Some types of anaesthetics cause an increase in the level of lactate production in unconscious children’s brains, causing delirium.
Two commonly used anaesthetics produce different metabolic patterns in the brains of children, according to a study from Anesthesiology. Researchers from Stony Brook University, New York, found the inhalant gas anaesthetic sevoflurane produced more lactate, a marker for enhanced or changed brain metabolism, compared to the intravenous anaesthetic propofol.
While past paediatric literature has reported that sevoflurane may be associated with emergence delirium, a state of consciousness in which a child is inconsolable, irritable or uncooperative, the study explored the potential association between emergence delirium and specific brain metabolites like lactate.
Applied proton magnetic resonance spectroscopy (1HMRS) was used to investigate the metabolic consequences of general anaesthesia in the brains of rodents. Findings revealed inhalant gas anaesthetic was characterised with higher concentrations of lactate, glutamate and glucose in the brains compared to propofol.
Next, researchers analysed 59 children, ages two to seven years, who underwent magnetic resonance imaging under anaesthesia with either sevoflurane or propofol. 1HMRS scans were acquired in the parietal cortex after approximately 60 minutes of anaesthesia. Upon consciousness, children were assessed using the paediatric anaesthesia emergence delirium scale.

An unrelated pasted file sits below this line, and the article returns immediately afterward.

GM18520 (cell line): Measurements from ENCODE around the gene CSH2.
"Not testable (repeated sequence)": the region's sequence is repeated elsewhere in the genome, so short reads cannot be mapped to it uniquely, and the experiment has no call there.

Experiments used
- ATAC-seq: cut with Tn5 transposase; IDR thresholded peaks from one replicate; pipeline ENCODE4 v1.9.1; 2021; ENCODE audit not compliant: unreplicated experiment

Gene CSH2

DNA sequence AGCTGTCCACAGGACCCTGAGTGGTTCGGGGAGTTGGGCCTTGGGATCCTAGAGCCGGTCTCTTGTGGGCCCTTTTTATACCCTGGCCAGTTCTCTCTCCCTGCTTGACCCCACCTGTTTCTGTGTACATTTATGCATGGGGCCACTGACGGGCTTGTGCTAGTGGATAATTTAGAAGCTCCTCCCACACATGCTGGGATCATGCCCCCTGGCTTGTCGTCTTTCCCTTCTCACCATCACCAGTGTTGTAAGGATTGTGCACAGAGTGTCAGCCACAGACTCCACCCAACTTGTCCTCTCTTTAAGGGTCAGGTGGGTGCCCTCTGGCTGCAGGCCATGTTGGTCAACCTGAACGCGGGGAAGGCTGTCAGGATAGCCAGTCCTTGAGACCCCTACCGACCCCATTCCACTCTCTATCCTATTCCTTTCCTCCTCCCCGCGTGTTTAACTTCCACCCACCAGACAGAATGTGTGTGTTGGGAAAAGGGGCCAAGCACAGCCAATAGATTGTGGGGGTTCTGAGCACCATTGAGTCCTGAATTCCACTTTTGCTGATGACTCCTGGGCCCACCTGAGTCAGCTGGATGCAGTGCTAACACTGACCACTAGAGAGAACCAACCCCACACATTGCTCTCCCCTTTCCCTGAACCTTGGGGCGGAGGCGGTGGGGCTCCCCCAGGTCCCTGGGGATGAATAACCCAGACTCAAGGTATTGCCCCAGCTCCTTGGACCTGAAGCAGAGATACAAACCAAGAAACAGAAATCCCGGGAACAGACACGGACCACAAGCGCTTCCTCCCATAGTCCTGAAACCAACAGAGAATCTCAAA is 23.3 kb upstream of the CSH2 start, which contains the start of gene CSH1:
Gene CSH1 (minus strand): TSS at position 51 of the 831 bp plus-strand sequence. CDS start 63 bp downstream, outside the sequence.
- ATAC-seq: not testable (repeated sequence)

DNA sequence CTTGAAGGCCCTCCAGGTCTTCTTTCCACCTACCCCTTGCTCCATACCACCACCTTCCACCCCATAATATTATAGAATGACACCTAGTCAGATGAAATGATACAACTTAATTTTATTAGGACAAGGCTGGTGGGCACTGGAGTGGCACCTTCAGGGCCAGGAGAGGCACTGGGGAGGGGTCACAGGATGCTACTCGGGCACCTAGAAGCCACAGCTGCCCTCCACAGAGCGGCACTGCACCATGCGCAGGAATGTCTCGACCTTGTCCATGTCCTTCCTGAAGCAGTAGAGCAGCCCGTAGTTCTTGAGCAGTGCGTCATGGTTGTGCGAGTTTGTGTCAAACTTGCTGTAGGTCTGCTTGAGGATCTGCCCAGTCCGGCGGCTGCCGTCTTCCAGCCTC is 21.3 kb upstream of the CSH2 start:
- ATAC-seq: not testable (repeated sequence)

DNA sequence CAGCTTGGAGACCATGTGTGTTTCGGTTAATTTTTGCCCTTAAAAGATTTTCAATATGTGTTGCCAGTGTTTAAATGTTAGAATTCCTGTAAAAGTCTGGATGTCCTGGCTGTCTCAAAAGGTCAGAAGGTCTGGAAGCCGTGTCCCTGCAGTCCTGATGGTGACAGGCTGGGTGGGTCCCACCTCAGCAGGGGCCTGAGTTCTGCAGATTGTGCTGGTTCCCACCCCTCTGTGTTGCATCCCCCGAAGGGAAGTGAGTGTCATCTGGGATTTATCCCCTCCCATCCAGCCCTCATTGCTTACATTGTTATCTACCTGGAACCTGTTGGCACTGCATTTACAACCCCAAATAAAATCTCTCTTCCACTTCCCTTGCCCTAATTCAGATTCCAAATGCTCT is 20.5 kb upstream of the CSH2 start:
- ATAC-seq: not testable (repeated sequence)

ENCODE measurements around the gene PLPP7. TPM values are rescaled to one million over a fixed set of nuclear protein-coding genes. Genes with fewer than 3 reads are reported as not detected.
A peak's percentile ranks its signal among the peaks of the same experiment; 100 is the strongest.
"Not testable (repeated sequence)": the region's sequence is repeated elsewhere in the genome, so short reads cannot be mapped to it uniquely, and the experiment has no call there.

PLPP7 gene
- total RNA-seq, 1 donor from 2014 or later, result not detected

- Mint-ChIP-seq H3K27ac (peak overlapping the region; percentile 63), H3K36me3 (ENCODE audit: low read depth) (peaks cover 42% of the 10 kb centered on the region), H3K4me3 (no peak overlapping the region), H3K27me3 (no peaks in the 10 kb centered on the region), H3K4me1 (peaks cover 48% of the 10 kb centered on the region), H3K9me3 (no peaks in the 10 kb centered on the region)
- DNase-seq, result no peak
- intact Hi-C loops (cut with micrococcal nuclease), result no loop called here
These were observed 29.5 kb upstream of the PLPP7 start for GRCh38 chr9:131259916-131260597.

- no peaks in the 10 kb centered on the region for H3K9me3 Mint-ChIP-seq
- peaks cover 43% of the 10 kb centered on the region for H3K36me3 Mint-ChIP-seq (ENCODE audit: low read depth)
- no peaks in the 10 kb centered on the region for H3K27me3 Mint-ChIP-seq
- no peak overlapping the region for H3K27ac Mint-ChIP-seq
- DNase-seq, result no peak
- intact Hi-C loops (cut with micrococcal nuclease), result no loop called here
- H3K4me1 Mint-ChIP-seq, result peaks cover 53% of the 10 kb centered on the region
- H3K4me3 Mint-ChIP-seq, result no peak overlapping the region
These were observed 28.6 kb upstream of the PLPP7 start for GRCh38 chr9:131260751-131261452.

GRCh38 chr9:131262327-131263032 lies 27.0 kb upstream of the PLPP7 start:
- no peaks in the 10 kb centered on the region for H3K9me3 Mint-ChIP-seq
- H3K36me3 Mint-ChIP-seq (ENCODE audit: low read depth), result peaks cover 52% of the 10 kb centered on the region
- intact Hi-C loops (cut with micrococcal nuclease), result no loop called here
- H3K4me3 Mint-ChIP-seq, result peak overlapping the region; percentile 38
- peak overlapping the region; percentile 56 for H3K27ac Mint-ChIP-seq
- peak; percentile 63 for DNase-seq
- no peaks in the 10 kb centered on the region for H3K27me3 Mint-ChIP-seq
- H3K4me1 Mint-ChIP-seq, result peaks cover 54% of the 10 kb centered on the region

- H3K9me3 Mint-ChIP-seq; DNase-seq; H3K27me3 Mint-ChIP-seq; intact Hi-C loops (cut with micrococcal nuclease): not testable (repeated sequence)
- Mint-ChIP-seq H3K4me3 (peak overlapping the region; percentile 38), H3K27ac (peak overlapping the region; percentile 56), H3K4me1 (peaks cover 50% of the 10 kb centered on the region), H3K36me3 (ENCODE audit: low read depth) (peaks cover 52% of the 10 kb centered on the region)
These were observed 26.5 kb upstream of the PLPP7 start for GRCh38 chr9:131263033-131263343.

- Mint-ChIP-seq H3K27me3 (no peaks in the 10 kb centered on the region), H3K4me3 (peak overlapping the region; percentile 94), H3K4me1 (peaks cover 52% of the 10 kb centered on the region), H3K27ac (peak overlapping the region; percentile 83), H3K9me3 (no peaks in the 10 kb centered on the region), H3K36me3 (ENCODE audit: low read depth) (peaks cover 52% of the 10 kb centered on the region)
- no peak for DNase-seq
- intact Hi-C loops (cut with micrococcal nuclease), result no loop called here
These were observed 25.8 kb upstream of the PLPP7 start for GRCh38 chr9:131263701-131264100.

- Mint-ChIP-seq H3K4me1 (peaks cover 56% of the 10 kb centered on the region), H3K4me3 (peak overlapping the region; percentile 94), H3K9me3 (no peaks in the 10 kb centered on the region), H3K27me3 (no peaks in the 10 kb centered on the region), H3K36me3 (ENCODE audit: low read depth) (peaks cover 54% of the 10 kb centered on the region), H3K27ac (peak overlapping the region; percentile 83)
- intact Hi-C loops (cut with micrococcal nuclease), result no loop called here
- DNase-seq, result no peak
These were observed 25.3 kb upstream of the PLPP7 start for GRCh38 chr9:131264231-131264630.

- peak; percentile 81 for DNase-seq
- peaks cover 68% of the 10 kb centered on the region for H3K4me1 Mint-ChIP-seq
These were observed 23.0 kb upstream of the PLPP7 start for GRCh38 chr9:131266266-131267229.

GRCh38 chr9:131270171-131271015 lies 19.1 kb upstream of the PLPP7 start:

The research discovered that sevoflurane was associated with higher concentrations of lactate and glucose, compared to children who were anaesthetised with propofol. Exploratory analysis of the data showed children who emerged from anaesthesia with more agitation and dissociative behavior had the highest levels of brain lactate.
“Higher levels of lactate in the brain could lead to anxiety and/or delirium during emergence from anaesthesia and in the immediate post-operative period,” said lead study authors Helene Benveniste, M.D., Ph.D. and Zvi Jacob, M.D. “As an increasingly young patient population continues to have a growing need for general anaesthesia, it is important to determine the impact inhalant and intravenous anaesthetics have on children.”
While millions of children safely undergo anaesthesia without any evidence of harm, the researchers hope the study will provide understanding as to why some children have delirium after anaesthesia.
For more information, visit the Anesthesiology website at www.anesthesiology.org.